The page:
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The play’s the thing

by Penelope Grist, 18 November 2020

‘A fella just walked past who is usually ‘all business’: serious face, fast-paced, no time for idle chat – that kinda man. He just stopped and smiled a smile that lit up the chilly morning. No kidding.’

Photographer Stuart Spence wrote this in an email, sent to me from atop a headland looking across a deserted Sydney Harbour on a shining blue day in early June 2020. It was his first response to my asking how he’d been faring during the pandemic, and seeing if he’d like to talk with me for About Face. Stu sent me a set of photographs that were important to him in his career, and I gave him a call later on in June to talk through them. Emailing later, Stu wondered if I could see a through-line in the images.

Stu was born in Geelong, but grew up on Sydney’s beaches. ‘We would surf in the daytime and sneak into the pub at night.’ On his eighteenth birthday he took this portrait of Ross Wilson, head back and neck sinews straining, mic stand aloft, rocking out. It’s the type of image that could have appeared with others from Stu’s early gig photography, currently featuring as part of the Portrait Gallery’s spring 2020 exhibition Pub Rock. He went on to work with many of Australia’s foremost musicians, including on publicity and album covers. And the early saltwater shots proved instructive: ‘With surfing photography, it was all about timing and so I had that timing hard-wired in. That training really set me up for capturing the big moments in songs’.

1 Surfing, Noosa, 1970s. 2 Ross Wilson performing with Ross Wilson’s Mondo Rock, as his band was known then, at the Sylvania Hotel, 1978. Both Stuart Spence.

A portfolio of the early rock photography landed Stu a cadetship with Australian Consolidated Press. (‘I presented these shitty prints but the boss saw something in me.’) He began in the darkroom processing film for The Australian Women’s Weekly, providing headings and converted (colour to black and white) prints to the art department in the labour-intensive pre-digital layout process. One of the photographers whose portraits Stu processed was Ern McQuillan (24 of McQuillan’s photographs, spanning several decades, are held in the Gallery’s collection): ‘I loved getting his pictures. He was an old press photographer, hilarious but tough, the real McCoy with his old Graflex camera.’

1 Peter Tucker and Alex Cramb, abandoned brickworks, Princes Highway, St Peters, Sydney, 1981. 2 Frank Moorhouse, author, Balmain, c. 1987. Both Stuart Spence.

A formative experience came when a colleague introduced Stu to medium format photography: ‘The idea that you could set something up had never occurred to me … after that, it all got quite theatrical’. In Stu’s first set-up shoot – with friends Peter Tucker and Alex Cramb in 1981 – it’s not so much the documentary realism but rather the surreality of the scene that’s striking. Under Stu’s direction and eye this real abandoned brickworks becomes the vision of an elaborately constructed scene for a film noir – these guys look like they’re poised to rough up Sam Spade or Philip Marlowe. Shot six years later, Stu’s portrait of writer Frank Moorhouse finds this same balance in the overgrown garden and windows; the coat and umbrella are a bit Orson Welles, a bit Graham Greene. Almost comic, almost sinister, almost a movie still, and almost a historical photograph, they are satisfyingly unresolved, in the way some films or novels can be. They play with us. ‘I like stories that are not spoon-fed’, Stu told me in our phone conversation.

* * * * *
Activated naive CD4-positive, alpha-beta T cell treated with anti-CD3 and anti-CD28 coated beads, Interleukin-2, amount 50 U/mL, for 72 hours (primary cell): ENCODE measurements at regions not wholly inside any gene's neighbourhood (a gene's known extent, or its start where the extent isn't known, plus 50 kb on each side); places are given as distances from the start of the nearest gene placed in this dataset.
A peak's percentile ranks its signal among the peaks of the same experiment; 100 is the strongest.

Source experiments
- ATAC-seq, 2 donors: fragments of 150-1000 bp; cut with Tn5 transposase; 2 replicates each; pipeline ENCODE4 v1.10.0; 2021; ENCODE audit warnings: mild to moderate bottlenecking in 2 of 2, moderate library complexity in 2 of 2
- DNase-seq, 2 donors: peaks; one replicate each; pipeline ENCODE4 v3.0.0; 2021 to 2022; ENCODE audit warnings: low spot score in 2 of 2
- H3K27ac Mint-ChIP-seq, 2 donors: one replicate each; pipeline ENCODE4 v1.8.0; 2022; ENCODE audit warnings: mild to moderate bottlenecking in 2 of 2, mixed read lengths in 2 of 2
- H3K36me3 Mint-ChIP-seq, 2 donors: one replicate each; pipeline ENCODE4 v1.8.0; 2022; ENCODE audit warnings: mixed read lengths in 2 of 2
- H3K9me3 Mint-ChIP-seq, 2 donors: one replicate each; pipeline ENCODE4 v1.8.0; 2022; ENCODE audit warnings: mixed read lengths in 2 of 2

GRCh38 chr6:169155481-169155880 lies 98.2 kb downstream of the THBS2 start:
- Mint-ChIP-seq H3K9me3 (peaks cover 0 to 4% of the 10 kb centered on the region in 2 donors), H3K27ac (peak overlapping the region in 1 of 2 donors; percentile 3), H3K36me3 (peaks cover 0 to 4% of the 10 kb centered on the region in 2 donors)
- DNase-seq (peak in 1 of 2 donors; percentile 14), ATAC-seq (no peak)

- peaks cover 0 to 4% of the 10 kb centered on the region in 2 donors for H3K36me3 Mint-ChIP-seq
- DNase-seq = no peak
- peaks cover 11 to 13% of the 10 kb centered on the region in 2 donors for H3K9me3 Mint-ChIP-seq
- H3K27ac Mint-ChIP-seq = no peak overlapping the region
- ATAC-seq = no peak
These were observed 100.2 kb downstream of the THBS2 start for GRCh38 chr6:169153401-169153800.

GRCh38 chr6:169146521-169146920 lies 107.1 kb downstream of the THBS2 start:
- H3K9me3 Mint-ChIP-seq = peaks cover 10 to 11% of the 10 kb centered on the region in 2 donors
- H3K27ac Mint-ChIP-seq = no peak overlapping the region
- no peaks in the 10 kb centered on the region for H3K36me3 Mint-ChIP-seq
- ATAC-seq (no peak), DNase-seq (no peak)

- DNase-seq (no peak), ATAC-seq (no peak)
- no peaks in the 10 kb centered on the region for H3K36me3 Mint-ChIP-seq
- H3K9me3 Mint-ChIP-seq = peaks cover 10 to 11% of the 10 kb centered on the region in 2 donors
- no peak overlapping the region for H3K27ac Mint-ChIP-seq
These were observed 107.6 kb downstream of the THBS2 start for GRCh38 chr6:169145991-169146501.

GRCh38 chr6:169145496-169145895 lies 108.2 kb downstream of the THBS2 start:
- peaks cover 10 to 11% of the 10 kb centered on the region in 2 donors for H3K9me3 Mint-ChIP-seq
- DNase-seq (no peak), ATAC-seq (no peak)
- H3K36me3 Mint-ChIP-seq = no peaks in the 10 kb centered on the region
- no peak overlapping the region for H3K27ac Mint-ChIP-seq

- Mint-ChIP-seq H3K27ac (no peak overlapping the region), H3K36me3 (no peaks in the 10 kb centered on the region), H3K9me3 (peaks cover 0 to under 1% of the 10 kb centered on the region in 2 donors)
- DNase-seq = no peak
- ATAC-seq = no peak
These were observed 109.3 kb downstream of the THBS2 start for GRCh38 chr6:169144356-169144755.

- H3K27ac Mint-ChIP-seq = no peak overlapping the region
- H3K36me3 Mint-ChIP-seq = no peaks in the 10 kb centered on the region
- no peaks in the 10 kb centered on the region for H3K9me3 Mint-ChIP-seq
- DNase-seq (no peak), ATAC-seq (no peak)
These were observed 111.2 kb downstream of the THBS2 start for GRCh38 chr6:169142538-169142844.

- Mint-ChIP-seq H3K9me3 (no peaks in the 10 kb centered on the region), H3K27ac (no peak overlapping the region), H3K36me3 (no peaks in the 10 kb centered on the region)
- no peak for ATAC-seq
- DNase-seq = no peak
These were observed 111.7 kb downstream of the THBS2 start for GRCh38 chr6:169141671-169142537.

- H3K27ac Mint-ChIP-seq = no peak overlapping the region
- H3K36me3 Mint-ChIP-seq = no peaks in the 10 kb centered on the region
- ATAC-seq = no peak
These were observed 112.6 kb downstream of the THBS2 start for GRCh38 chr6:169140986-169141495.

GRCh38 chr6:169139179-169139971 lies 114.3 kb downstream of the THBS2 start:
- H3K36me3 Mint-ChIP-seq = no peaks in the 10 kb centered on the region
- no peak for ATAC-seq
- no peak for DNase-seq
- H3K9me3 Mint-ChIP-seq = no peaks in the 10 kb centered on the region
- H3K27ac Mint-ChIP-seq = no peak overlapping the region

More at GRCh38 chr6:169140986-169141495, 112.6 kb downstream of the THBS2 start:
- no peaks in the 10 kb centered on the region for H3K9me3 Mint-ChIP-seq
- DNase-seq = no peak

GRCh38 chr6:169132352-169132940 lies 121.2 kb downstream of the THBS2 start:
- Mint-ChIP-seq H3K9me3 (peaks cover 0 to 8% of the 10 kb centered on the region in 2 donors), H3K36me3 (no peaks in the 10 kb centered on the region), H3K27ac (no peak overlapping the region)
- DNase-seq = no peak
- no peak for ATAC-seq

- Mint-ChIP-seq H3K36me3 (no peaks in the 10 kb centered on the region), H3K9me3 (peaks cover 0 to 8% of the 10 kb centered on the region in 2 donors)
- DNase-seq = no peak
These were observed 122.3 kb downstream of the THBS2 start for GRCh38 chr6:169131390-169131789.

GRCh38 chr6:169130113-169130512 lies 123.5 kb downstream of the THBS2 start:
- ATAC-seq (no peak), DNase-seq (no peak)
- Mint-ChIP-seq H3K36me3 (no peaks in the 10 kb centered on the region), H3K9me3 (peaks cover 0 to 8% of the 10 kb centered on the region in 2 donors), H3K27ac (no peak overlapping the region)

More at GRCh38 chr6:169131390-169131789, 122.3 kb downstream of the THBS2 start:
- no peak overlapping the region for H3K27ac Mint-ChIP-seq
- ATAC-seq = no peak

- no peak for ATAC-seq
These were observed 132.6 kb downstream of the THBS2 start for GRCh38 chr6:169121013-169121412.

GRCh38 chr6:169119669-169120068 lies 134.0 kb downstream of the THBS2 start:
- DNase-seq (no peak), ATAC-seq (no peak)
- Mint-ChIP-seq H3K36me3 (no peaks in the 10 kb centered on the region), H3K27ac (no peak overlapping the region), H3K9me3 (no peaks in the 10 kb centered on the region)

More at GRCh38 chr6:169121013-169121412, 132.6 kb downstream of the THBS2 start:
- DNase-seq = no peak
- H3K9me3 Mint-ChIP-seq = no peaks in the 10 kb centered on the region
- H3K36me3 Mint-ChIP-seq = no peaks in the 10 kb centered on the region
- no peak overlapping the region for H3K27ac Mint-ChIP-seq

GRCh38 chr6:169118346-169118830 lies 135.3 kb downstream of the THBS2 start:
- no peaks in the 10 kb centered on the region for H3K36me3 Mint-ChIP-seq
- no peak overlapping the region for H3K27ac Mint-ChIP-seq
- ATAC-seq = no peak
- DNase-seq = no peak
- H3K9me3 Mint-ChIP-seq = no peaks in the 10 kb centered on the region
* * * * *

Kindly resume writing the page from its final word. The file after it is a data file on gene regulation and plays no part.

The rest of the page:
‘While still working in darkrooms, I would buy books and try and work out the lighting up in the studio, testing shots with models and borrowing clothes from the Mode magazine fashion room.’ After being surprised to find one of his pictures on the cover of Mode, Stu was suddenly promoted to staff photographer. He would do up to twenty set-ups per day, improvising locations, sourcing props, shooting quickly. It was the heyday of the glossy mag. Editorial features needed original photographic portraiture and Stu moved into this, ‘the most beautiful job’.

1 Stu, 1984. 2 Paul Livingston (aka Flacco), Bondi, Sydney, c. 1988. Both Stuart Spence.

Sydney Morning Herald photography reviewer Robert McFarlane, 27 of whose works are held in the Gallery’s collection, called Stu ‘one of the great entertainers of Australian editorial photography’. It’s easy to see why, given the polished strangeness of the first of his shoots involving substantial art direction. The apples link the work of French surrealist painter Magritte to the absurdist performances of his subject, comedian Paul Livingston, known to 1980s and 1990s audiences simply as ‘Flacco’. ‘And the bath?’, I ask. ‘It had that Dadaist quality I knew Livvo would love. When I suggested it he just agreed, didn’t bat an eyelid!’